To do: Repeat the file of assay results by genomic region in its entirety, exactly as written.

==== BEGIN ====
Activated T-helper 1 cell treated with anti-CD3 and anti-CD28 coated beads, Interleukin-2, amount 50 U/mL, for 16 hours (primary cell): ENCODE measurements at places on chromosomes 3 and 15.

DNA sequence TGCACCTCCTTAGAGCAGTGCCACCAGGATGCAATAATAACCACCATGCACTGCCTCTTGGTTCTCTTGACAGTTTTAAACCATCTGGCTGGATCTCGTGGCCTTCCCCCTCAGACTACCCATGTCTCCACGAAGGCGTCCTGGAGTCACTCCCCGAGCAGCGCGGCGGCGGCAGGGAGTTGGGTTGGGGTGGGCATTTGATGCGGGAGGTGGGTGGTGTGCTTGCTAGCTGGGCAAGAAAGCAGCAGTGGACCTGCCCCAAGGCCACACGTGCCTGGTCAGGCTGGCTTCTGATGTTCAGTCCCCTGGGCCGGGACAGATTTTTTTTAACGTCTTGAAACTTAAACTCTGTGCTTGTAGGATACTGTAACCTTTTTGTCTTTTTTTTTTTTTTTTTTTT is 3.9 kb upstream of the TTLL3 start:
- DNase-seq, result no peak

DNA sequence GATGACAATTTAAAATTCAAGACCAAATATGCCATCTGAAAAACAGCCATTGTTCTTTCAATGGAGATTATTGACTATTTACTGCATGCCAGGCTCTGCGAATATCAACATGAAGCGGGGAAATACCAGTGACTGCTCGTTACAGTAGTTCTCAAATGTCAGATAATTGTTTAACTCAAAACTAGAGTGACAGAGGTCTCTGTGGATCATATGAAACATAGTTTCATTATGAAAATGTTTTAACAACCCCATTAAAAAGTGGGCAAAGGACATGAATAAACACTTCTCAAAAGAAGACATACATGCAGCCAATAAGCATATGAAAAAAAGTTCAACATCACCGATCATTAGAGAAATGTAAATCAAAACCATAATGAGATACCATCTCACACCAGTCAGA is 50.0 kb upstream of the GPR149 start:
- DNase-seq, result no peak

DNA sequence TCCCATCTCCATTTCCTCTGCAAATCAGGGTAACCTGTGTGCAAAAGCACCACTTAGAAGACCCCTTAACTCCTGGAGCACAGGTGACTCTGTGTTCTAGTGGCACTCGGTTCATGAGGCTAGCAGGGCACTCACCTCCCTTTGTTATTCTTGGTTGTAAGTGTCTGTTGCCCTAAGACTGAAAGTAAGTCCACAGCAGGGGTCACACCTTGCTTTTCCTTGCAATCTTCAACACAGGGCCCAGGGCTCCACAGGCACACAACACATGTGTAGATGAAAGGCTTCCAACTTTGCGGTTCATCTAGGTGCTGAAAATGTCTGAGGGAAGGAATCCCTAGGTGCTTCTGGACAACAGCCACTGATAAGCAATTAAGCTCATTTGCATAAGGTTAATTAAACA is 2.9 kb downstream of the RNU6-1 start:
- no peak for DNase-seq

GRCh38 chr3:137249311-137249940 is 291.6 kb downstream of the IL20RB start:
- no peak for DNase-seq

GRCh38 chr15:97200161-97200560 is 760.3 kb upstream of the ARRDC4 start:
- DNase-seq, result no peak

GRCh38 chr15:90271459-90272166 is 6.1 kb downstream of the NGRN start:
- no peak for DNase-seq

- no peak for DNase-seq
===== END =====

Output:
Activated T-helper 1 cell treated with anti-CD3 and anti-CD28 coated beads, Interleukin-2, amount 50 U/mL, for 16 hours (primary cell): ENCODE measurements at places on chromosomes 3 and 15.

DNA sequence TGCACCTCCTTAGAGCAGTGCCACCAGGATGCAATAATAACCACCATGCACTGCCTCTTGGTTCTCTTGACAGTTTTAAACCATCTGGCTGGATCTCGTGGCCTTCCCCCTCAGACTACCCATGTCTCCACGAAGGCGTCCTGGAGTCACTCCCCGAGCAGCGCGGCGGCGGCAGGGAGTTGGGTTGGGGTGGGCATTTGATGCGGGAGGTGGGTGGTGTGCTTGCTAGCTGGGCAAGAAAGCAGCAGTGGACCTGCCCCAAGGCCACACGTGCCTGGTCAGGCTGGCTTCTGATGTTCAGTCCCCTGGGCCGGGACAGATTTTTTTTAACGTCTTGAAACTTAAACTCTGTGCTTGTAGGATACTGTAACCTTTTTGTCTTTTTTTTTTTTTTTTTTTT is 3.9 kb upstream of the TTLL3 start:
- DNase-seq, result no peak

DNA sequence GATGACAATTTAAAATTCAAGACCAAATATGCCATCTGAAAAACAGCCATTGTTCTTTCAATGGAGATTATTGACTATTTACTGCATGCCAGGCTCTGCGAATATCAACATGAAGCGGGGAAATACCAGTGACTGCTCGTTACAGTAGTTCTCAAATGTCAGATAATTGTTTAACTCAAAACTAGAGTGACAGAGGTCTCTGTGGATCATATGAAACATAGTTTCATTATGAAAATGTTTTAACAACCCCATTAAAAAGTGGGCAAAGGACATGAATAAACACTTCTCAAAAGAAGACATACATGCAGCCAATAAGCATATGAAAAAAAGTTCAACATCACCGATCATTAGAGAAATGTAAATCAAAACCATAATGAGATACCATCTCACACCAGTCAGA is 50.0 kb upstream of the GPR149 start:
- DNase-seq, result no peak

DNA sequence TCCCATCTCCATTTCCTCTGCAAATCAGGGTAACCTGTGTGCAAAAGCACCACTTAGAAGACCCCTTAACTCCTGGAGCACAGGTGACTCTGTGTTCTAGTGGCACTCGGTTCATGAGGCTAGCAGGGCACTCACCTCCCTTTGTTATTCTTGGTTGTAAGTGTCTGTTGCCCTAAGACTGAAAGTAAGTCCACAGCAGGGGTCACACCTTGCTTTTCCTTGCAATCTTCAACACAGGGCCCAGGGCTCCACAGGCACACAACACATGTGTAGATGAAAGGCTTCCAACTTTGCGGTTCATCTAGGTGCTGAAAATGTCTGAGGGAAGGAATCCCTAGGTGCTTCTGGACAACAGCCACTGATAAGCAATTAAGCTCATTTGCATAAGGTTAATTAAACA is 2.9 kb downstream of the RNU6-1 start:
- no peak for DNase-seq

GRCh38 chr3:137249311-137249940 is 291.6 kb downstream of the IL20RB start:
- no peak for DNase-seq

GRCh38 chr15:97200161-97200560 is 760.3 kb upstream of the ARRDC4 start:
- DNase-seq, result no peak

GRCh38 chr15:90271459-90272166 is 6.1 kb downstream of the NGRN start:
- no peak for DNase-seq

- no peak for DNase-seq